Randall Quarles, a managing partner of Carlyle Group and a former Treasury undersecretary in the Bush administration, said the capital injections were a necessary first step, though asset purchases could be helpful now.
"Given the magnitude of the capital hole, direct capital injections were the right first priority, because they create the biggest bang for the buck, while asset guarantees can be an efficient way of addressing the overall deleveraging pressure on financial institution balance sheets," he said.
It is unclear whether policymakers have found a way to price and manage assets.
"The government and the banks have a hard time coming up with a price good for both entities," said Paul Miller, an analyst at Friedman, Billings, Ramsey & Co. Inc.
Many observers say that striking a balance on prices would be next to impossible, and that the only way the program could work is for the government to be willing to overpay for troubled assets — something likely to be politically unpalatable.
"The chances are that you're overpaying," said George Kaufman, a finance professor at Loyola University in Chicago. Still, "it's worth doing to get this problem behind us and getting it off the bank's hands."
Several observers said they were intrigued by Mr. Bernanke's proposal to establish a bad bank that would centralize weak assets.
"It would help get capital into healthy institutions again," Mr. Gardner said. "One of the chief public policy goals is to get capital into banks, and I think by quarantining toxic assets in bad banks, it makes it easier to recapitalize healthier banks."
But Karen Shaw Petrou, the managing director of Federal Financial Analytics Inc., said Mr. Bernanke's suggestion to guarantee assets would be preferable.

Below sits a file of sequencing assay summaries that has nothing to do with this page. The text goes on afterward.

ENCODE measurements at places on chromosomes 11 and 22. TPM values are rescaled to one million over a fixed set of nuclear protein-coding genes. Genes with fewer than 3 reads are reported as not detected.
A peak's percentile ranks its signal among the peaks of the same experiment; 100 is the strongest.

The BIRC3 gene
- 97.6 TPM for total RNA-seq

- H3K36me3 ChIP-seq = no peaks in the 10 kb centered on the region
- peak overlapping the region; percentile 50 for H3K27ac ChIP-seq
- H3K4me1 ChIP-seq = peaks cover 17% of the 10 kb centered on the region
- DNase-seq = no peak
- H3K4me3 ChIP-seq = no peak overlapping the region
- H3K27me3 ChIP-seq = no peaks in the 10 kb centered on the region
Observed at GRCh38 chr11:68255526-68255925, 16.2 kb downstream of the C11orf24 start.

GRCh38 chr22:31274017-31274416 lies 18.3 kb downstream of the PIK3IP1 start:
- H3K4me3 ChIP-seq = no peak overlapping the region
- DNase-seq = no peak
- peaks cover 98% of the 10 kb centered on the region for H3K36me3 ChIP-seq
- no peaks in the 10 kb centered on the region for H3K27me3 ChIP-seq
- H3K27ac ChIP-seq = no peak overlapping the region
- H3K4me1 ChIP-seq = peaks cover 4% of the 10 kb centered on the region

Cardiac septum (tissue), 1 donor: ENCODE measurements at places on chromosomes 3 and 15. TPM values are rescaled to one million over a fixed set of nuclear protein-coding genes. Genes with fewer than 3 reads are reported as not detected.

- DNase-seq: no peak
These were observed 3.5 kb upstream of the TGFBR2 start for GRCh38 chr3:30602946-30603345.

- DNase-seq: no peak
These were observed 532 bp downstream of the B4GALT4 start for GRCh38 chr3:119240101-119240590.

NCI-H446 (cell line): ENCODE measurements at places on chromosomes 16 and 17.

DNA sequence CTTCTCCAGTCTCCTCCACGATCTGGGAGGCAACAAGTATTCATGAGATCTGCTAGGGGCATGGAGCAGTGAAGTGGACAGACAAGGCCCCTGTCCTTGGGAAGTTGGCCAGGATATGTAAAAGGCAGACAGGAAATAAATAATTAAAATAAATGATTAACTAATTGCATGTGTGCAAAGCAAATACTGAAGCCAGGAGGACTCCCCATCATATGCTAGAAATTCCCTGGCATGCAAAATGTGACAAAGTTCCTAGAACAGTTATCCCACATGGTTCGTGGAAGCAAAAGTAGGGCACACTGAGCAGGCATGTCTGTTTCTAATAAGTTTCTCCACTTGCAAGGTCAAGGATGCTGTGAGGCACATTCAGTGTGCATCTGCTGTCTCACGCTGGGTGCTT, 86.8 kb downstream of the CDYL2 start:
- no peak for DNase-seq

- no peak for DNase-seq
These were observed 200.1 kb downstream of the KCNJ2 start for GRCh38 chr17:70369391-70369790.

"The guarantee authorization that was in the law was the most straightforward and operationally facile way of liquefying the market," she said.
Regardless of how the government proceeds, Lou Crandall, the chief economist at Wrightson ICAP LLC, said the market may remain confused over the value of bank holdings.
"The mere fact you have prices on those transactions doesn't tell you very much about where prices would be in the absence of a public sector," he said. "Price discovery doesn't tell you anything if it's just artificial purchases by a government agency."
Mr. Bernanke also used his speech Tuesday to detail an "exit strategy" for returning the Fed's balance sheet to normal once the market turmoil subsides. To support nearly a dozen liquidity facilities, the balance sheet has grown 142.1% in the past year, to $2.1 trillion on Jan. 7.
"A significant shrinking of the balance sheet can be accomplished relatively quickly, as a substantial portion of the assets that the Federal Reserve holds — including loans to financial institutions, currency swaps, and purchases of commercial paper — are short-term in nature and can simply be allowed to run off as the various programs and facilities are scaled back or shut down," he said.
Longer-term holdings could be sold, Mr. Bernanke said, but the central bank would get rid of those assets more slowly.